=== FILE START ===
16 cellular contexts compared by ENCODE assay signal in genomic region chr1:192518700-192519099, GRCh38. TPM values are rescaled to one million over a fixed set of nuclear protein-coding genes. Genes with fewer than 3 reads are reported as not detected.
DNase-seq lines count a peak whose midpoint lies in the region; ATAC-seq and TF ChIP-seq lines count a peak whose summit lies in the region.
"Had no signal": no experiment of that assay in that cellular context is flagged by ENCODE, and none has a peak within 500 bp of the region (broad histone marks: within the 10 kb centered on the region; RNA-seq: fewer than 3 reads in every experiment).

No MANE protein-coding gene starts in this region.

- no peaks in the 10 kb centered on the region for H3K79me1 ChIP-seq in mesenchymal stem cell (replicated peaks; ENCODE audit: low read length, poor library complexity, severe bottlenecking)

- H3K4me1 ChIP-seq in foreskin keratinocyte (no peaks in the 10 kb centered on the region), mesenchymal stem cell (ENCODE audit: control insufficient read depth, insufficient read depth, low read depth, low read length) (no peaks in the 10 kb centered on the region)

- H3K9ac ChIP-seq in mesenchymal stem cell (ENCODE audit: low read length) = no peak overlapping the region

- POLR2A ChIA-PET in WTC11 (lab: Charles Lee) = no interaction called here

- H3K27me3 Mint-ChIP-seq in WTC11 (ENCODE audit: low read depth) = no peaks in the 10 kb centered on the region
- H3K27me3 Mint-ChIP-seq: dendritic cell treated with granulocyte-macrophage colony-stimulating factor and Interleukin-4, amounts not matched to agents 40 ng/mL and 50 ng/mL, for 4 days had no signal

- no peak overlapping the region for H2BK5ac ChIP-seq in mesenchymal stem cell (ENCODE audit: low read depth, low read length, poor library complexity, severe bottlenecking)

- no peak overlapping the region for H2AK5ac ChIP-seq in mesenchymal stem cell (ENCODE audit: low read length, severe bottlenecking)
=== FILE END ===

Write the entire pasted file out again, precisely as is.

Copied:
16 cellular contexts compared by ENCODE assay signal in genomic region chr1:192518700-192519099, GRCh38. TPM values are rescaled to one million over a fixed set of nuclear protein-coding genes. Genes with fewer than 3 reads are reported as not detected.
DNase-seq lines count a peak whose midpoint lies in the region; ATAC-seq and TF ChIP-seq lines count a peak whose summit lies in the region.
"Had no signal": no experiment of that assay in that cellular context is flagged by ENCODE, and none has a peak within 500 bp of the region (broad histone marks: within the 10 kb centered on the region; RNA-seq: fewer than 3 reads in every experiment).

No MANE protein-coding gene starts in this region.

- no peaks in the 10 kb centered on the region for H3K79me1 ChIP-seq in mesenchymal stem cell (replicated peaks; ENCODE audit: low read length, poor library complexity, severe bottlenecking)

- H3K4me1 ChIP-seq in foreskin keratinocyte (no peaks in the 10 kb centered on the region), mesenchymal stem cell (ENCODE audit: control insufficient read depth, insufficient read depth, low read depth, low read length) (no peaks in the 10 kb centered on the region)

- H3K9ac ChIP-seq in mesenchymal stem cell (ENCODE audit: low read length) = no peak overlapping the region

- POLR2A ChIA-PET in WTC11 (lab: Charles Lee) = no interaction called here

- H3K27me3 Mint-ChIP-seq in WTC11 (ENCODE audit: low read depth) = no peaks in the 10 kb centered on the region
- H3K27me3 Mint-ChIP-seq: dendritic cell treated with granulocyte-macrophage colony-stimulating factor and Interleukin-4, amounts not matched to agents 40 ng/mL and 50 ng/mL, for 4 days had no signal

- no peak overlapping the region for H2BK5ac ChIP-seq in mesenchymal stem cell (ENCODE audit: low read depth, low read length, poor library complexity, severe bottlenecking)

- no peak overlapping the region for H2AK5ac ChIP-seq in mesenchymal stem cell (ENCODE audit: low read length, severe bottlenecking)